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Poster display session

2342 - Characteristics and Prognostic Impact of Advanced Non-Small-Cell Lung Cancer Patients Who Were Ineligible for Clinical Trials


09 Sep 2017


Poster display session


Cancers in Adolescents and Young Adults (AYA);  Non-Small Cell Lung Cancer


Hayato Kawachi


Annals of Oncology (2017) 28 (suppl_5): v460-v496. 10.1093/annonc/mdx380


H. Kawachi1, D. Fujimoto1, T. Morimoto2, M. Ito1, S. Teraoka1, Y. Sato1, K. Nagata1, A. Nakagawa1, K. Otsuka1, Y. Imai3, K. Tomii1

Author affiliations

  • 1 Respiratory Medicine, Kobe City Medical Center General Hospital, 650-0047 - Kobe/JP
  • 2 Clinical Epidemiology, Hyogo College of Medicine, 663-8501 - Nishinomiya/JP
  • 3 Clinical Pathology, Kobe City Medical Center General Hospital, 650-0047 - Kobe/JP


Abstract 2342


The majority of non-small cell lung cancer (NSCLC) patients are ineligible for clinical trials. Nevertheless, very few studies report the profiles and treatment outcomes of such ineligible patients. Therefore, we investigated the characteristics, outcomes, and survival of advanced NSCLC patients who were ineligible for clinical trials.


We analyzed a retrospective cohort of 786 consecutive patients diagnosed with advanced NSCLC between January 2006 and December 2014. We reviewed the criteria in phase 3 clinical trials, and classified patients using the common first-line eligibility criteria for lung cancer.


Of the 786 patients, 469 (60%) were ineligible for clinical trials. The main reasons for ineligibility were brain metastasis (41%), a poor performance status (PS) (25%), and respiratory disease (24%). In all patients, ineligibility was identified as an independent predictor of overall survival (OS) (adjusted hazard ratio [HR] 0.78, 95% confidence interval [CI], 0.65–0.93, P = 0.008), even in patients with a good PS who received chemotherapy (HR 0.80, 95% CI, 0.65–0.99, P = 0.037). In subgroup analyses of ineligible patients, the survival varied depending on the reasons for their ineligibility. In particular, prior cancer history was not associated with a poor outcome, though this was a common reason for ineligibility (14.5%).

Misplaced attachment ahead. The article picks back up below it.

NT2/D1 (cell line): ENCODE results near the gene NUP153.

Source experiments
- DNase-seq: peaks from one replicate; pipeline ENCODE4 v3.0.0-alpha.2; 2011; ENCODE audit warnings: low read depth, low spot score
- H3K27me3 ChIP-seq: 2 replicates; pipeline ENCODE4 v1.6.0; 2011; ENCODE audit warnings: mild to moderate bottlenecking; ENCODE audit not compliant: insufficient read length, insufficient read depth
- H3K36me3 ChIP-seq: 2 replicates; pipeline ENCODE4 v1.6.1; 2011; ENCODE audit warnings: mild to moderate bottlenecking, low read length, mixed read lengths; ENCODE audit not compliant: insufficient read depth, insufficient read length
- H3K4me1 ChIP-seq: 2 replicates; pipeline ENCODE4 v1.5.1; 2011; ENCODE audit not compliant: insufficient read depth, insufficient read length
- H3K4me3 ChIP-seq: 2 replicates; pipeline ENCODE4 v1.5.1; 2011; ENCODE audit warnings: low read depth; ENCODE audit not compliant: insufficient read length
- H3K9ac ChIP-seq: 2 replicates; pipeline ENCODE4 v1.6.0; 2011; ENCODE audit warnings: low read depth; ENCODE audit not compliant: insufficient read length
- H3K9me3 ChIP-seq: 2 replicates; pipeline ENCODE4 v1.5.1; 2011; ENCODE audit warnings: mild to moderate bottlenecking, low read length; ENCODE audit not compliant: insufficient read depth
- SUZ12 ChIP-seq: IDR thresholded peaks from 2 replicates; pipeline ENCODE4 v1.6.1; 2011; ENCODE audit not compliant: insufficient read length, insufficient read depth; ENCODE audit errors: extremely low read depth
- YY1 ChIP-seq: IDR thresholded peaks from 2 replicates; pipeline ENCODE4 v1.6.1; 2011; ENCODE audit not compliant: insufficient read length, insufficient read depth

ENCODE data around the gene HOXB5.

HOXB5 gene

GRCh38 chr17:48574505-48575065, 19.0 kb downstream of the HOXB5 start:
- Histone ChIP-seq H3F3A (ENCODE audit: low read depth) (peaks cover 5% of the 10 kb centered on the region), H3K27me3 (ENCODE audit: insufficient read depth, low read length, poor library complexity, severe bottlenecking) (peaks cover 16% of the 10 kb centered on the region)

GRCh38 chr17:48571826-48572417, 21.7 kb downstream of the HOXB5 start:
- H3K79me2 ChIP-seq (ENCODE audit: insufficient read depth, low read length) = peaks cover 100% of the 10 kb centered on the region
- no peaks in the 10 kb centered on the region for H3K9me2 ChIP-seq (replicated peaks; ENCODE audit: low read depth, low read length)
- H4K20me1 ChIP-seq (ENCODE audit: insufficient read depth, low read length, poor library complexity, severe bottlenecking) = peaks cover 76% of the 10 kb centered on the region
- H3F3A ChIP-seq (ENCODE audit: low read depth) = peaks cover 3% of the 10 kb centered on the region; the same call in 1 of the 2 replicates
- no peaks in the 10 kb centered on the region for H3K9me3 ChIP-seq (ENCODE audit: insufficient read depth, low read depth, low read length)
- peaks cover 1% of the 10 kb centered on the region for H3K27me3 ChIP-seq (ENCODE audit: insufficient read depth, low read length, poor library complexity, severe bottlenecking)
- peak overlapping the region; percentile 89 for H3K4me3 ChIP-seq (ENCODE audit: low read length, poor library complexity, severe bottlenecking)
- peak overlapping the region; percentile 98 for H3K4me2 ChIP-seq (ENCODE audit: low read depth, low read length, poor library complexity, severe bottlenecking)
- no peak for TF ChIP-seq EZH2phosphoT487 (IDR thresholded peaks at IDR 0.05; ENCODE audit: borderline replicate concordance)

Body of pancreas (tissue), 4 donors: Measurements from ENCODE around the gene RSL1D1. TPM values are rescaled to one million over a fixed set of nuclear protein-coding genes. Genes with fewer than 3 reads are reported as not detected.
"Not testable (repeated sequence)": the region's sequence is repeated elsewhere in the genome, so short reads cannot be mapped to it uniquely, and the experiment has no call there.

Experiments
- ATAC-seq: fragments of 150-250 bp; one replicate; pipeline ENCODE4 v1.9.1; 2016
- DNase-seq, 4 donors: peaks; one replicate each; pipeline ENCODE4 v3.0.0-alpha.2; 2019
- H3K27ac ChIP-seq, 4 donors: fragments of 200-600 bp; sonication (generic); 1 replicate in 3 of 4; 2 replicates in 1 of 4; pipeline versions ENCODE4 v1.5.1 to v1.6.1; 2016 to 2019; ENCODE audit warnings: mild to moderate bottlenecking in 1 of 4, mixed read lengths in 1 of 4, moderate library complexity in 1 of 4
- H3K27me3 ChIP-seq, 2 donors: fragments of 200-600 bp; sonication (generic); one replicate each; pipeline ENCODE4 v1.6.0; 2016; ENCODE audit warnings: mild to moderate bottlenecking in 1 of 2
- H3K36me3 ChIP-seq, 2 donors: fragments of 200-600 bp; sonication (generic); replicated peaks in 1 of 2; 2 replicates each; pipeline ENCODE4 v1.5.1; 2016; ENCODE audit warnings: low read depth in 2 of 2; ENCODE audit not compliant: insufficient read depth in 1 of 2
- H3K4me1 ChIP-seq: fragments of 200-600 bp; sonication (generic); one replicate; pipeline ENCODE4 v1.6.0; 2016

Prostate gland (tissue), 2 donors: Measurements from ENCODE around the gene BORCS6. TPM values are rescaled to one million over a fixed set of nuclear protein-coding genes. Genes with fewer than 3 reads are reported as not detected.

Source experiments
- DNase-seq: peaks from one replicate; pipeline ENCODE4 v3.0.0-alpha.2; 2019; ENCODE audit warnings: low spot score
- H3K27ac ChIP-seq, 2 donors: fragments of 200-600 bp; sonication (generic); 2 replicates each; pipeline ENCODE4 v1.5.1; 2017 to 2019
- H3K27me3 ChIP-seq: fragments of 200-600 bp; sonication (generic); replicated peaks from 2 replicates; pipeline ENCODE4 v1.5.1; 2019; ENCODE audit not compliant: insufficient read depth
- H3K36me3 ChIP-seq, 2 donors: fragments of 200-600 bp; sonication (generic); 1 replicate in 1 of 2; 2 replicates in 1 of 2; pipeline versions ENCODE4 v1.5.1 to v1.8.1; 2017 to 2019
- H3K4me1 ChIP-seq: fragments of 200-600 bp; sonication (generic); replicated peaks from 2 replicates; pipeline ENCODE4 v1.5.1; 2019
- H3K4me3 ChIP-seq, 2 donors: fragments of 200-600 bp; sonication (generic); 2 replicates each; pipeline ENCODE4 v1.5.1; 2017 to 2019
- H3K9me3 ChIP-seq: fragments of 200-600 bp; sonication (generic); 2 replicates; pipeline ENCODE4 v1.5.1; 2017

Most patients were ineligible for clinical trials and had shorter survival. The survival of ineligible patients varied depending on the reasons for their ineligibility. We should consider these results when applying clinical trial outcomes to real-world patients. More studies for ineligible patients are needed to improve real-world treatment.

Clinical trial identification

Legal entity responsible for the study

Daichi Fujimoto




All authors have declared no conflicts of interest.

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